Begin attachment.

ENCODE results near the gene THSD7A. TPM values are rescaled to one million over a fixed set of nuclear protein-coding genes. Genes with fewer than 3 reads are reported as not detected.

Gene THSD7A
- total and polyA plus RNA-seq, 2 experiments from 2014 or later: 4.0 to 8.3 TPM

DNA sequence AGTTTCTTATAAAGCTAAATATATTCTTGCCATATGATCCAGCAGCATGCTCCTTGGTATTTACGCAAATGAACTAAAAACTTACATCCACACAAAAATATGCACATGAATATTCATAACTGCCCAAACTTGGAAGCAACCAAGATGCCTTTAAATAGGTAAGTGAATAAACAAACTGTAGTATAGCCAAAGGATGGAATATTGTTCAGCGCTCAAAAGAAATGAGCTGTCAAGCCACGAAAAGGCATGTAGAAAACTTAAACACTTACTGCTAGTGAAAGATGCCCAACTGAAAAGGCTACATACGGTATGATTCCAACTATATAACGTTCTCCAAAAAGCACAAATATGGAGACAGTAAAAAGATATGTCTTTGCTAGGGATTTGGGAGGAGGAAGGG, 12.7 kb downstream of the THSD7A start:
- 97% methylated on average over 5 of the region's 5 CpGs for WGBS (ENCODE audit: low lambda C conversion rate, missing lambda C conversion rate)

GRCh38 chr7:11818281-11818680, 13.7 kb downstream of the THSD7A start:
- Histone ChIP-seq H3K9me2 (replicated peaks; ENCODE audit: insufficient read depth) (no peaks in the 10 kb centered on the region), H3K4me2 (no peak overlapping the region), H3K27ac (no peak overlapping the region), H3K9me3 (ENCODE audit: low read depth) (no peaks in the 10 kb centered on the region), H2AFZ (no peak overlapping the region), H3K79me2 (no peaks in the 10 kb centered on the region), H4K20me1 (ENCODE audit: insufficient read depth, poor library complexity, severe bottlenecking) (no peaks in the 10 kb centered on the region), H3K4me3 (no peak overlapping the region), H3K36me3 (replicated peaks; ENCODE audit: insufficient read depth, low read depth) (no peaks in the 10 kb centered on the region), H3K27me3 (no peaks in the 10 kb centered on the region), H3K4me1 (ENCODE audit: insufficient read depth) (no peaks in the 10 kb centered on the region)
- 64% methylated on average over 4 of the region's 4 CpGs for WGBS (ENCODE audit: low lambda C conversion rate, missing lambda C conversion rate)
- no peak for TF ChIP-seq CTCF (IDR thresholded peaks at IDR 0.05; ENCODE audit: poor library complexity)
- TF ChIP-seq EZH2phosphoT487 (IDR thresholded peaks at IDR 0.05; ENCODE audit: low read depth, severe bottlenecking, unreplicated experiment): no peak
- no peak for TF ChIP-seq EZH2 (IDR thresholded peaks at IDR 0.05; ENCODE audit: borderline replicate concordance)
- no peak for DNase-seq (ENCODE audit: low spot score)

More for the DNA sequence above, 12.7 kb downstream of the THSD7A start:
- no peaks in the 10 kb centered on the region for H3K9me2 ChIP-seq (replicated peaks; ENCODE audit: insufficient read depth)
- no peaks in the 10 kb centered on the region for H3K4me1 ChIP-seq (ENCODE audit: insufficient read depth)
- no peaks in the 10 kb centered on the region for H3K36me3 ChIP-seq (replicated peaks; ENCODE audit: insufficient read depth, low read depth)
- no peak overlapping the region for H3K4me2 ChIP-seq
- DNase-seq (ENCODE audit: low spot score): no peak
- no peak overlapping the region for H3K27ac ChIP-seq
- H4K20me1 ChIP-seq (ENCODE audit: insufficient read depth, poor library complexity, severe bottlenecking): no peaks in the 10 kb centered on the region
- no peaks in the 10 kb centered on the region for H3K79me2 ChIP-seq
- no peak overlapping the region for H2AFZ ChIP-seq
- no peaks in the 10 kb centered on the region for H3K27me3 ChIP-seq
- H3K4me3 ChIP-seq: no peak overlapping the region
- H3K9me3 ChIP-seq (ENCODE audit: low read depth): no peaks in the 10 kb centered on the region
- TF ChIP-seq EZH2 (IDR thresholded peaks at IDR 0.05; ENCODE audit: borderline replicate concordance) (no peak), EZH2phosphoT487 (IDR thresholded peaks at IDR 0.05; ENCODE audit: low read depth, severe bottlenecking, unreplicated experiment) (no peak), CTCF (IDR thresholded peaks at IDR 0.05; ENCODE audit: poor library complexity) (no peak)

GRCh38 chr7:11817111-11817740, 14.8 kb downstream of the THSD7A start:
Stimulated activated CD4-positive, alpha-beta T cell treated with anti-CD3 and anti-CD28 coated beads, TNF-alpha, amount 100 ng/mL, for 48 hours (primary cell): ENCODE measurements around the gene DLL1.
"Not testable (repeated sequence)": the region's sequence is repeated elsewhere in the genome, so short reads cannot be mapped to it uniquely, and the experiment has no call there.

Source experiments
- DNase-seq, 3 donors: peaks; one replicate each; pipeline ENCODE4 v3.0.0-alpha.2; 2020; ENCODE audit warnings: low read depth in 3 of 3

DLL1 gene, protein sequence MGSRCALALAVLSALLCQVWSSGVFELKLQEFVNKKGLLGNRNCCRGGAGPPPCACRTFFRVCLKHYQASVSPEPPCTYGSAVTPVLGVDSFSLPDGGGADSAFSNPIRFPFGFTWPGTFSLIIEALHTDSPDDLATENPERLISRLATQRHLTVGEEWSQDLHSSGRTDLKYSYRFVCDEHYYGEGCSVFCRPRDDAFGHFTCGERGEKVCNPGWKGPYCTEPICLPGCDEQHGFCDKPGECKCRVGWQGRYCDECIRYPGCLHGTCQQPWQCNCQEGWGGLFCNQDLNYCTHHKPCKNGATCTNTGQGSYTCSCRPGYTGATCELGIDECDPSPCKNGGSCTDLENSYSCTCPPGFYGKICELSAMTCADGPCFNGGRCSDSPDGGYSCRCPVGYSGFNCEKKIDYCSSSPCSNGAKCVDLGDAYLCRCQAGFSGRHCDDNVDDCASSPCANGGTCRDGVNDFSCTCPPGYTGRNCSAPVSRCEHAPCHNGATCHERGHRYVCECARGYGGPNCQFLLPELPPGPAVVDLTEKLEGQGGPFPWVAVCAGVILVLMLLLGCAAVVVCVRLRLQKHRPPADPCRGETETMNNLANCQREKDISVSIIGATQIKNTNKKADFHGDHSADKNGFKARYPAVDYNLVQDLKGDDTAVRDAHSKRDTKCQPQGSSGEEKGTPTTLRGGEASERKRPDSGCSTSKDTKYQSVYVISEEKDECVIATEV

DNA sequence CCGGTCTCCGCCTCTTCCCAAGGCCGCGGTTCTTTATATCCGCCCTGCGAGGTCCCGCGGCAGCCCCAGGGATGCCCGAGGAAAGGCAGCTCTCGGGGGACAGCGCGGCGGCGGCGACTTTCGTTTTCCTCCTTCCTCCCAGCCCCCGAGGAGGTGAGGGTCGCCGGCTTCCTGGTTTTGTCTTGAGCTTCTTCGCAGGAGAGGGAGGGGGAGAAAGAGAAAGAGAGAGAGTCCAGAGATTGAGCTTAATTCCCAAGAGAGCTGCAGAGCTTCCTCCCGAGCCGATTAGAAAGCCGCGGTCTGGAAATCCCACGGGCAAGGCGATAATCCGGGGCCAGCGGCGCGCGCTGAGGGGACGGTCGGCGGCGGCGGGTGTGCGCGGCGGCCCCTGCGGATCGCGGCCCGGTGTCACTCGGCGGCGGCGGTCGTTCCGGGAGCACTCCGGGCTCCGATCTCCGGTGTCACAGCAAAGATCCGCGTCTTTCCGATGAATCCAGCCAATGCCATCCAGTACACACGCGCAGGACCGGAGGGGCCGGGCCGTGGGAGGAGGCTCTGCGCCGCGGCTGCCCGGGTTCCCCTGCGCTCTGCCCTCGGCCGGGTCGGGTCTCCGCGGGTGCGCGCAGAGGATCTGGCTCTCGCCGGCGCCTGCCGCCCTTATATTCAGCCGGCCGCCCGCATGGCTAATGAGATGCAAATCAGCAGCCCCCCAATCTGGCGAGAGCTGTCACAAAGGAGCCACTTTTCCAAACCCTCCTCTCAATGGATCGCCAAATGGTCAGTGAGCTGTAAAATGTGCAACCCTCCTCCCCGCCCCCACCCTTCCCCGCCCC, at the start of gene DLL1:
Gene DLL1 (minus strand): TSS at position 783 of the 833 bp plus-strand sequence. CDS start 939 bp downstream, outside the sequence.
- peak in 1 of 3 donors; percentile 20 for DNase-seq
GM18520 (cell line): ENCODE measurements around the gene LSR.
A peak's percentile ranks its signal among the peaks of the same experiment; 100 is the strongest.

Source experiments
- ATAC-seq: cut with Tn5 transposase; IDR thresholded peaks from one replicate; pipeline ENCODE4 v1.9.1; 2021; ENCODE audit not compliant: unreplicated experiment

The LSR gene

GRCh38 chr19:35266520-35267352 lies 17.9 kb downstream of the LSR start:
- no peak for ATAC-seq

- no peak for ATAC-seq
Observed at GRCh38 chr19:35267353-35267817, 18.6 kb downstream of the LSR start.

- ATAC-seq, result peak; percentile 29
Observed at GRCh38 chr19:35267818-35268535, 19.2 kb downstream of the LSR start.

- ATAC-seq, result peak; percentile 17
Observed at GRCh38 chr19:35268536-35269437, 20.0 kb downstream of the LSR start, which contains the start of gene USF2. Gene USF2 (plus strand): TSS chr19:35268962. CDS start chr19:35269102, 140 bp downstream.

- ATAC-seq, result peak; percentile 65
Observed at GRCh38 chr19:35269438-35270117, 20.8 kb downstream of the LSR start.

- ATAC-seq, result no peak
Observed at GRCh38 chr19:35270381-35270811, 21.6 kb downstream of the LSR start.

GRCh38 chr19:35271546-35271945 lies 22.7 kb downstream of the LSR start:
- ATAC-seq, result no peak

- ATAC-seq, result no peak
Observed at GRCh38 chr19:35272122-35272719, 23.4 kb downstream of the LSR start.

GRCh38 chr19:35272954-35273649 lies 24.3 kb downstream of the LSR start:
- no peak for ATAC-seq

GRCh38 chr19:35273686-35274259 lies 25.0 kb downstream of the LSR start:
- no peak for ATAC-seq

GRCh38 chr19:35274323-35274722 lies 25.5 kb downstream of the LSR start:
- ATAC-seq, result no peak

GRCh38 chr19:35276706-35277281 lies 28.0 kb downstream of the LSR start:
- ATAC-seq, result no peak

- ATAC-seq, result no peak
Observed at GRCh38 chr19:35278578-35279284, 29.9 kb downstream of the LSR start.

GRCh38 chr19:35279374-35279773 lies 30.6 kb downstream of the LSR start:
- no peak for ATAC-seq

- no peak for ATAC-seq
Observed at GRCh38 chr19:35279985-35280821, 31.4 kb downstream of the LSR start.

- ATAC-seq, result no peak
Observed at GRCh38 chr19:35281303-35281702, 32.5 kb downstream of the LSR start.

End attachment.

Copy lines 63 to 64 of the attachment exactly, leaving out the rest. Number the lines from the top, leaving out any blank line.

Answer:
GRCh38 chr19:35276706-35277281 lies 28.0 kb downstream of the LSR start:
- ATAC-seq, result no peak